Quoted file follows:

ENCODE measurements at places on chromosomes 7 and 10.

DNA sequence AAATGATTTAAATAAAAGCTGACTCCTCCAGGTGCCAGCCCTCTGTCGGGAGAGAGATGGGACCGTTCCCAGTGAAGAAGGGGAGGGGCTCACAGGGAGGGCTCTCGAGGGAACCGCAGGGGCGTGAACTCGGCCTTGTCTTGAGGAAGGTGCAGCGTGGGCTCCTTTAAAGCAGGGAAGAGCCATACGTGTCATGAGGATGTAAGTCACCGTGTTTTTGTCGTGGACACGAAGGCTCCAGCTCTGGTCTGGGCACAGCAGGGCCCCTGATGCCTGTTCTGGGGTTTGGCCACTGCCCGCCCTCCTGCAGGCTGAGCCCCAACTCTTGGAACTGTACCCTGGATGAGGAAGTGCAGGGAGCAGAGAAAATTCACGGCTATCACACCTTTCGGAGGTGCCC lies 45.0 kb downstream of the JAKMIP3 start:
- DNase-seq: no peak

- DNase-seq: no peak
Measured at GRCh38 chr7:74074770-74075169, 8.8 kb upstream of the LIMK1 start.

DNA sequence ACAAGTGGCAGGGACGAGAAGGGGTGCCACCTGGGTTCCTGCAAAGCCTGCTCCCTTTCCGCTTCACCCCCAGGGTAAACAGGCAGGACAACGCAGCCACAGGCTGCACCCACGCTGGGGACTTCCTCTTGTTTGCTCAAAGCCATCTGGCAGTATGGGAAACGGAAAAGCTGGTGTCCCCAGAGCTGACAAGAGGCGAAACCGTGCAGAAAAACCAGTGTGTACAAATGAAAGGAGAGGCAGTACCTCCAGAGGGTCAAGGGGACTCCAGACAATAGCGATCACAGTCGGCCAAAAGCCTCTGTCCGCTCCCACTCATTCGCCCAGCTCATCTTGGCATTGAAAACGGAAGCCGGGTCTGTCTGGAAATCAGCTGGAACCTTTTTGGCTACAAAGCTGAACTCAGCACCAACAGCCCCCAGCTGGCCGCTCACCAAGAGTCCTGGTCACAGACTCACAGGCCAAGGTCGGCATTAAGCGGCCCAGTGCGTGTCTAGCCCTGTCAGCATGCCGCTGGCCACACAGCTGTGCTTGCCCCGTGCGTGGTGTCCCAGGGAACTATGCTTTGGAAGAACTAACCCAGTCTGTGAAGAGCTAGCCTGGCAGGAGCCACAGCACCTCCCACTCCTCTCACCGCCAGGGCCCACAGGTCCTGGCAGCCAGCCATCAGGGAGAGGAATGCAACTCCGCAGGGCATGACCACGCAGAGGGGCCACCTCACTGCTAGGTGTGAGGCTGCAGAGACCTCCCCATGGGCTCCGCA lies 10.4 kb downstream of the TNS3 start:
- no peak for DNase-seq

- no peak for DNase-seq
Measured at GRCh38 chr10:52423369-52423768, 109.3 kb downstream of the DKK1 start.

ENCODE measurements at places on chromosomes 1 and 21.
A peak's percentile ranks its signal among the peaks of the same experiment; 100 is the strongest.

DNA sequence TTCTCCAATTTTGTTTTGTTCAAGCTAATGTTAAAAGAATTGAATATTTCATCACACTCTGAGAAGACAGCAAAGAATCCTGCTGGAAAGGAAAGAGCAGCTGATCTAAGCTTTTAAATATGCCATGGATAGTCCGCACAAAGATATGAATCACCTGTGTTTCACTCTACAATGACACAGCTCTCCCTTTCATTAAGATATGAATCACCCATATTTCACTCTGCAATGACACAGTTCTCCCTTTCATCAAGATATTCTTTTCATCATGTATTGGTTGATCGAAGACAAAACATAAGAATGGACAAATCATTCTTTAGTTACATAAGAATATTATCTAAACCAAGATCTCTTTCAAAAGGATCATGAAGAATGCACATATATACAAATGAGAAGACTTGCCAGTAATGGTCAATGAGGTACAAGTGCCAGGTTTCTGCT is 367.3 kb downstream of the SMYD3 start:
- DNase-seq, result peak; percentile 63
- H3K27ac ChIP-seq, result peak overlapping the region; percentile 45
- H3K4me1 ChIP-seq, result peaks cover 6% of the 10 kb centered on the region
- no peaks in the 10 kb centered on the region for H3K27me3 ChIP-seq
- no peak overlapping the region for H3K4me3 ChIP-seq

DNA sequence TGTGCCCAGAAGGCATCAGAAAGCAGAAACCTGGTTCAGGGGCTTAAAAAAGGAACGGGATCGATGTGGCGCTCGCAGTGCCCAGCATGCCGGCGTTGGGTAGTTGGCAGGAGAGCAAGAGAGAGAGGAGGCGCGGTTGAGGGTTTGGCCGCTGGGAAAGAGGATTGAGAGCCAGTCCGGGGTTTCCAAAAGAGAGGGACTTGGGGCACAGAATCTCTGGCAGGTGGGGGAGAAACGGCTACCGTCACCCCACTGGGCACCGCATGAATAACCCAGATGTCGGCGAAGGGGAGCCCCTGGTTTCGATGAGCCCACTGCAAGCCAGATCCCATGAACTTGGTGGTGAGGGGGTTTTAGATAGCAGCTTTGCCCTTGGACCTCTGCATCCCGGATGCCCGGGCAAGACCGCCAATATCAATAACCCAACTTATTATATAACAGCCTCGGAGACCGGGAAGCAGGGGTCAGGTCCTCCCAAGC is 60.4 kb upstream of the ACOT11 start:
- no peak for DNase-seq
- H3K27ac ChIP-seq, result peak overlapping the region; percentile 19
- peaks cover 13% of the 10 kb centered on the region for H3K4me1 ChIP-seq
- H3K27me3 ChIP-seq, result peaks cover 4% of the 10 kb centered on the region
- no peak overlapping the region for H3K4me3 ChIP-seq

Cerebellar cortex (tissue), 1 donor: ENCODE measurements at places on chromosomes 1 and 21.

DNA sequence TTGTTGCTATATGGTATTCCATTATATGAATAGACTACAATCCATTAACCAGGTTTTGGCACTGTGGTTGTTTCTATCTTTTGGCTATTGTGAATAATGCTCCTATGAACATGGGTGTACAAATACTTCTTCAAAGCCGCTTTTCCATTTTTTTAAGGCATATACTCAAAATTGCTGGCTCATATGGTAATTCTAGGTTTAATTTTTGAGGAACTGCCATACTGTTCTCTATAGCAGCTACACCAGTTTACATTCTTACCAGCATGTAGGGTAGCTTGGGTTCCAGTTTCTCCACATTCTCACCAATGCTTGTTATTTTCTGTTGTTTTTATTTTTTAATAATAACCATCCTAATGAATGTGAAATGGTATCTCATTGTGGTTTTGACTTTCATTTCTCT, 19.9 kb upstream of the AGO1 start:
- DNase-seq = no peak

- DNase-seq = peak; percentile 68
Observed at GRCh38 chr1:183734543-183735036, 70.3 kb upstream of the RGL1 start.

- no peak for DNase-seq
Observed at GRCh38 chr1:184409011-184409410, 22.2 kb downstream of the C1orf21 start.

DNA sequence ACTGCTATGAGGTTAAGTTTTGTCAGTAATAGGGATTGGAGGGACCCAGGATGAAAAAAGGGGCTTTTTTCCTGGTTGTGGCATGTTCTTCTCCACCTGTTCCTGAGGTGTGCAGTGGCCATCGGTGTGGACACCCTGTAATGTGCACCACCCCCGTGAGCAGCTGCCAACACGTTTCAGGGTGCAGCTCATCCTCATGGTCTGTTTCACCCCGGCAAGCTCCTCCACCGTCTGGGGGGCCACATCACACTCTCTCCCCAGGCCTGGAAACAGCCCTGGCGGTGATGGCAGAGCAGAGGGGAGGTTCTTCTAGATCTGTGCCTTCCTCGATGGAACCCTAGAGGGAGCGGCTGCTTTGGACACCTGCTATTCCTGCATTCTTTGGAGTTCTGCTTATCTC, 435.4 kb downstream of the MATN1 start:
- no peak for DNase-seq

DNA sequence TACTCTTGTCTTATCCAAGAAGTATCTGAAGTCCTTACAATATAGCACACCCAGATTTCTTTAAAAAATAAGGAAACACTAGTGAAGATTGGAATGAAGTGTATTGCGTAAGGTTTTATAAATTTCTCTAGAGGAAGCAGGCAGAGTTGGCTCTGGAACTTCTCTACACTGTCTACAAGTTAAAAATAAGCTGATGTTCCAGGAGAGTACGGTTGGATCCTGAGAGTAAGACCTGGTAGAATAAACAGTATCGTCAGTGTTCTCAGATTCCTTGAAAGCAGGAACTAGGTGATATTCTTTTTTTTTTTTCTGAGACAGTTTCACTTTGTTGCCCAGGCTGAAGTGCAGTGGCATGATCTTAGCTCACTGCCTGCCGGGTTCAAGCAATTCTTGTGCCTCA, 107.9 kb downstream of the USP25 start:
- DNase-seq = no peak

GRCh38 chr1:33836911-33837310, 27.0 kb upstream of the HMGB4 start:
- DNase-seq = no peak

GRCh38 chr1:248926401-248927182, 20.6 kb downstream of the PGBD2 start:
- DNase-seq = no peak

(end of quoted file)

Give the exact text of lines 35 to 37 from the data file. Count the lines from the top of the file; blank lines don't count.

GRCh38 chr1:33836911-33837310, 27.0 kb upstream of the HMGB4 start:
- DNase-seq = no peak

GRCh38 chr1:248926401-248927182, 20.6 kb downstream of the PGBD2 start: